No Fathers in Kashmir

 

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A heart-felt film well meant but often ill-judged.

 
No Fathers in Kashmir

  

I desperately wanted to like this film because of what it sets out to do. Its aim is to bring to the world's attention the horrifying conditions that exist in Kashmir and have done so for years despite the fact that, in contrast to such conflicts as those between Israel and Palestine, the facts are little publicised. It is a recognised fact that in this divided land torn between control by India and Pakistan, and indeed China too, many thousands of Kashmiri Muslims have been killed by Indian forces and by militant organisations. Civilians have been amongst those targeted and, in an echo of those notorious events between 1976 and 1983 in Argentina, many men in Kashmir have become known as 'the disappeared'.

 

Ashvin Kumar is the key man behind No Fathers in Kashmir since in addition to taking a leading role, he has written, directed and produced it. His intention was to make Kashmir's tragic history better known by making a film that would appeal to a wide audience (it comes close to being a love story centred on two teenagers) while also using it to bring out the facts that have become a concern for human rights bodies, albeit being less widely known than one would expect. Nothing could be more honourable and, indeed, brave since, regardless of it boasting a plot of popular appeal, the film has been the subject of censorship issues in India.

 

Although Kumar has made other films, most of them have been short pieces or documentaries and that may to some extent explain the impression given that No Fathers in Kashmir is the work of an inexperienced filmmaker. The story he has created concerns 16-year-old Noor (Zara Webb) who becomes close to 14-year-old Majid (Shivam Raina) when her mother (Natasha Mago) brings her out to Kashmir from England to live with her grandparents (Kulbhushan Kharbanda and Soni Razdan). Noor soon discovers for the first time that both her father and Majid's father are among the disappeared and are in fact dead. The two of them had indeed been best friends and had also been close to somebody who has survived, Arshid (this being Kumar's own role). The youngsters seek out the burial place which is hidden away deep in a forest but they are intercepted by Indian army men and are arrested (Noor's habit of taking photos adding to hostility over their presence there).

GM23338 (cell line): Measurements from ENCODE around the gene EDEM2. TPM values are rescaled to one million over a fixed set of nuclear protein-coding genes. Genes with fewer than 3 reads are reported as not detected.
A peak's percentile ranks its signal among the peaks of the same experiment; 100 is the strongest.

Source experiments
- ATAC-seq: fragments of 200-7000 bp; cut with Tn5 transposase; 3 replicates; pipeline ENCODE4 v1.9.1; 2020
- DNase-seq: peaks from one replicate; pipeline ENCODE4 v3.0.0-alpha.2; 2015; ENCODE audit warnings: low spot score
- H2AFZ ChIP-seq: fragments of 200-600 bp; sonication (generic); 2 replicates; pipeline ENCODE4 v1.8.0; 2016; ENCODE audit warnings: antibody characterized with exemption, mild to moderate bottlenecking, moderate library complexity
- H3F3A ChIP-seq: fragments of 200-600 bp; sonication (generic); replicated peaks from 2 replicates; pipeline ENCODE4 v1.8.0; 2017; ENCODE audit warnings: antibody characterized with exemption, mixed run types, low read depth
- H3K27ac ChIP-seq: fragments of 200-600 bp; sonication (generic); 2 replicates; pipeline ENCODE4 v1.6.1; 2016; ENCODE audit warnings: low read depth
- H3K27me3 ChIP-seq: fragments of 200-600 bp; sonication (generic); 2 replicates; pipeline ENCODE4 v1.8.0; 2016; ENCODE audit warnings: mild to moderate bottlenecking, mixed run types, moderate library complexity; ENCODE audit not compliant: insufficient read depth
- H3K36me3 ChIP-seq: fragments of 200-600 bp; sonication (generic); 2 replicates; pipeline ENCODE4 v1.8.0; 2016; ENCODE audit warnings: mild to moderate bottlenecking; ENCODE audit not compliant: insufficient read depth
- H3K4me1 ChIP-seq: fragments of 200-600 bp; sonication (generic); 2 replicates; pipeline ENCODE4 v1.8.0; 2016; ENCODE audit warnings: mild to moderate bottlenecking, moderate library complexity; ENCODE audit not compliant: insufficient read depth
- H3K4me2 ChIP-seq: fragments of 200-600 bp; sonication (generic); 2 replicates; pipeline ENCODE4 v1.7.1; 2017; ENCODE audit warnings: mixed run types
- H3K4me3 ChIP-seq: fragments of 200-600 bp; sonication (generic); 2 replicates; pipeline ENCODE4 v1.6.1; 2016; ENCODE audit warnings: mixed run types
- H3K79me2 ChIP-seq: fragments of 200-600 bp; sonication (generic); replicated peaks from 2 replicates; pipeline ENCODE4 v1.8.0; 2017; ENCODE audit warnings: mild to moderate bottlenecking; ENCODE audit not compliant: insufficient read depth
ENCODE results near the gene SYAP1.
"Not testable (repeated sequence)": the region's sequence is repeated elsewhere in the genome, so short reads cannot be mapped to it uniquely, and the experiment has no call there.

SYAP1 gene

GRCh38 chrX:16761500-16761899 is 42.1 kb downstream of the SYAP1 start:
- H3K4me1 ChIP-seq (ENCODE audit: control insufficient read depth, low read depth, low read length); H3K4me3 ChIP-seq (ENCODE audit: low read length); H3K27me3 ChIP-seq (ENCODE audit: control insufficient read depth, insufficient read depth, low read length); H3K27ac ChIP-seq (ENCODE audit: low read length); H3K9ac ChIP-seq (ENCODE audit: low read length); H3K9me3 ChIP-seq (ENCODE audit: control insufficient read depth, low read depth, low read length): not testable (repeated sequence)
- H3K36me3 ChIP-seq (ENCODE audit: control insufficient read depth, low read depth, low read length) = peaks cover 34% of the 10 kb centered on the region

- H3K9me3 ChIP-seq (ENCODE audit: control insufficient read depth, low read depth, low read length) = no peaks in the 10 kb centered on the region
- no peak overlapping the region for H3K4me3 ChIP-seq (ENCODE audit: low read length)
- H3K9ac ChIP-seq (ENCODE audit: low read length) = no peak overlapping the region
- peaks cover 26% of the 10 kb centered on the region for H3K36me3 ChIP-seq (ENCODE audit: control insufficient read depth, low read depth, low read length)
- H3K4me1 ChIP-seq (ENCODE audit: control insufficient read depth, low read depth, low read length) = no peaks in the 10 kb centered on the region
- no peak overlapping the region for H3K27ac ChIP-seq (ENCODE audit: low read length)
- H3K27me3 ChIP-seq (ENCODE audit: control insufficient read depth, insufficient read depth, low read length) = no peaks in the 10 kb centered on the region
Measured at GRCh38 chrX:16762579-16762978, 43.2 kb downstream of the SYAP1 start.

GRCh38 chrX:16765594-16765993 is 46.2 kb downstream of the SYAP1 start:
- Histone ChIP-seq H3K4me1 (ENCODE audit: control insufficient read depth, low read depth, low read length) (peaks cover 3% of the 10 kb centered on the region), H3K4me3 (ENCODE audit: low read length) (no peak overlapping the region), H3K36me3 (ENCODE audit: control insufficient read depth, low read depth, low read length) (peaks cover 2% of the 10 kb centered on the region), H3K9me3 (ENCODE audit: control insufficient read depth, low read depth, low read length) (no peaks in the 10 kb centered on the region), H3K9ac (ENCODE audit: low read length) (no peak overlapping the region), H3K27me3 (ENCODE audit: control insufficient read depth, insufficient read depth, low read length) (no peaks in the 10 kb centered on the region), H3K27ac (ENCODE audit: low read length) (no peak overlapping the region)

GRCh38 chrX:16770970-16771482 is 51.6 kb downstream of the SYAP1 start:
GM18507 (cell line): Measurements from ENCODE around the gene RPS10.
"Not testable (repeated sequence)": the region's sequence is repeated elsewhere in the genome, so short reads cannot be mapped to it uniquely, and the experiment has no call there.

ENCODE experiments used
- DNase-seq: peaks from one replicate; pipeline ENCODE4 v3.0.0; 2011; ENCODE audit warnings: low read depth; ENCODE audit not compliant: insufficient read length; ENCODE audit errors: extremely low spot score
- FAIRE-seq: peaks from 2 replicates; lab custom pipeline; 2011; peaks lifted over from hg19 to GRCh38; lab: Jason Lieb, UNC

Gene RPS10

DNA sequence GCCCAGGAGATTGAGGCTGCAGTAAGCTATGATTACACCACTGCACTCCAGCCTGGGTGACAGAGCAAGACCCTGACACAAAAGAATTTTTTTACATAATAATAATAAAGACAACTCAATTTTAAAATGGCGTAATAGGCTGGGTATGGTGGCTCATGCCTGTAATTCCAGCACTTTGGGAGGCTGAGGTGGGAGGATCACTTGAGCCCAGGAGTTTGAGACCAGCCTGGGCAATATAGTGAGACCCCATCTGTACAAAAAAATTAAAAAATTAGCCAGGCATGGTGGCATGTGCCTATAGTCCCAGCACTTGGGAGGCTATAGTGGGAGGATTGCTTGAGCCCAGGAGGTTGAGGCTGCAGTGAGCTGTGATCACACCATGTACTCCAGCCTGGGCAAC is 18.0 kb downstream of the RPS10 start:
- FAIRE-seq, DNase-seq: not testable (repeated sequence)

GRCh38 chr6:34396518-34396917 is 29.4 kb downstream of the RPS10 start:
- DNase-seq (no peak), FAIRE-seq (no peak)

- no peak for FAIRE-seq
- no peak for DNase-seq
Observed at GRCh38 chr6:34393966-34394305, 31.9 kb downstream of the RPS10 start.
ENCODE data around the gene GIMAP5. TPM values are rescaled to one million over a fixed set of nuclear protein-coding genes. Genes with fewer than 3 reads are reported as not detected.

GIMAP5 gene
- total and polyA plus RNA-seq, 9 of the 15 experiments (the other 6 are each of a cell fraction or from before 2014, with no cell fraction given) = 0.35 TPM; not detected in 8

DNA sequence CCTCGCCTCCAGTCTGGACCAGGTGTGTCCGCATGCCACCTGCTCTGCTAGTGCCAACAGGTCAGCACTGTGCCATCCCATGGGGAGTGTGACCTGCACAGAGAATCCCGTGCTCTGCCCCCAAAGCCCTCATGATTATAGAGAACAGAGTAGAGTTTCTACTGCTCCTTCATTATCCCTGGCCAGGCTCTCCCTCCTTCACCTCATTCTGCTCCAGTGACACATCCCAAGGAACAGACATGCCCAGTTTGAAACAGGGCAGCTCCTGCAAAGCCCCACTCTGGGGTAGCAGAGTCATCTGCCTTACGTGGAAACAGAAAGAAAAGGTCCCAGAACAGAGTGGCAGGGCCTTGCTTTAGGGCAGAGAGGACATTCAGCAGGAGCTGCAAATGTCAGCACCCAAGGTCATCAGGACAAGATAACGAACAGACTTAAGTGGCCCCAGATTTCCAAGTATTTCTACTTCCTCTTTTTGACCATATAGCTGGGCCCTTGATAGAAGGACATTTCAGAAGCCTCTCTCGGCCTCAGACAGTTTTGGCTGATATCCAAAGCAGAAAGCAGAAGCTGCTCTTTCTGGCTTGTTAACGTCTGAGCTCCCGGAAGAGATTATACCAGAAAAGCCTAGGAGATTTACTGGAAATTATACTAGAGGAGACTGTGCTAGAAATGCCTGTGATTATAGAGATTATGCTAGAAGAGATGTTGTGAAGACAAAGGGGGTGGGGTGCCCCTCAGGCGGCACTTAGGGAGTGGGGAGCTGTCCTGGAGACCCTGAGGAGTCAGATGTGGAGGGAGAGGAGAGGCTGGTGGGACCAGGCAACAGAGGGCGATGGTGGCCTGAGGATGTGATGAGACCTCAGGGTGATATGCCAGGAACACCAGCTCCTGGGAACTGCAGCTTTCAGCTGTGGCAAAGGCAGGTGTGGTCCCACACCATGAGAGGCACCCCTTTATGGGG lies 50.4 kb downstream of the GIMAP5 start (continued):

Such a story could have been an effective way of putting across the threat that exists to those trying to live peacefully in Kashmir today. So it is unfortunate that Kumar frequently fails to make the events depicted feel authentic (many details in the tale fail to ring true and Kumar is not the clearest of storytellers, especially when it comes to conveying the complex motivation of Arshid). His direction is questionable too - it goes in for fussy gestures including montage sequences (the worst of these is one which feels utterly melodramatic when Noor's camera is being destroyed and it is linked directly to a reprise of the photographs within it that are being lost). That the narrative is so often so unpersuasive cuts right across the ability of the film to bring home tellingly the truth about life in Kashmir.

 

MANSEL STIMPSON

 

Cast: Zara Webb, Shivam Raina, Ashvin Kumar, Kulbhushan Kharbanda, Soni Razdan, Anshuman Jha, Maya Sarao, Sushil Dahlya, Natasha Mago.

 

Dir Ashvin Kumar, Pro Ashvin Kumar, Screenplay Ashvin Kumar, Ph Jean-Marc Selva and Jean-Marie Delorme, Pro Des Sylvain Nahmias, Ed Abhro Banerjee, Thomas Goldser and Ashvin Kumar, Music Loïk Dury and Christophe 'Disco' Minck, Costumes Ritu Kumar.

 

Alipur Films-Miracle Communications/Alipur.
108 mins. UK. 2018. Rel: 24 January 2020. Cert. 15.